National Scientific Laboratories Partnering with States to Improve Election Security
In an effort to establish and strengthen private-public partnerships addressing election security, the Department of Homeland Security’s (DHS) National Cybersecurity Assessments and Technical Service (NCATS) team has announced a program allowing federally funded national science laboratories to examine and identify gaps that would help mitigate state election systems being vulnerable to cyber threats.
The initiative follows the joint establishment of the Sector Coordinating Council, a collaboration between the DHS and the U.S. Election Assistance Commission, an independent federal agency that serves as a national clearinghouse and resource of information regarding election administration for all 50 states and the District of Columbia.
States currently run federal elections largely autonomously using technology from a variety of private firms and contractors. The collaboration will provide important information for voting-technology companies, who are not compelled under existing law to disclose if or when they have been breached.
Rob Karas, director of the NCATS team, said several elections firms have expressed interest and anticipate incorporating insight from the vulnerability reports into their products for use in the 2018 and 2020 elections. The vulnerability reports, which will be confidential, free, and comprehensive, are intended to assist vendors in strengthening the security of their products being used in the states.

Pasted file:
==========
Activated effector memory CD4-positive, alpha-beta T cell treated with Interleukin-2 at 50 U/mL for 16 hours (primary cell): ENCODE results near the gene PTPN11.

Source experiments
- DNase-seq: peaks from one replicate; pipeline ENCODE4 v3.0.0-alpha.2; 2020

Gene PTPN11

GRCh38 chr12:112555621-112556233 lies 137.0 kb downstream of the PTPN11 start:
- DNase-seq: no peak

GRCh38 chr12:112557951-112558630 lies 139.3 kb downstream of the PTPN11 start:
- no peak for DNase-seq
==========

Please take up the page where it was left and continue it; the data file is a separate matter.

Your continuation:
In return, the federal government will gain a better understanding of the methods foreign governments may use to influence future elections. Intelligence officials predict Russia will attempt to meddle in subsequent elections. The reports can improve the federal government’s ability to respond to future incursions. As election security increasingly becomes a policy priority, federal scrutiny could be the factor that ensures the companies entrusted with designing election systems are prepared to resist future attacks.
Earlier this year, CSG partnered with the Democracy Fund to create an advisory group of state and local government officials and experts in cybersecurity, information technology, and election administration, as well as other stakeholders to help states address election cybersecurity concerns. Last month, the advisory group selected eight states to be included in a consortium to be convened in late summer 2018. At that consortium, states will map their election processes and develop incident response communication protocols for election cybersecurity breaches. Their findings and recommendations will be released publicly in November 2018.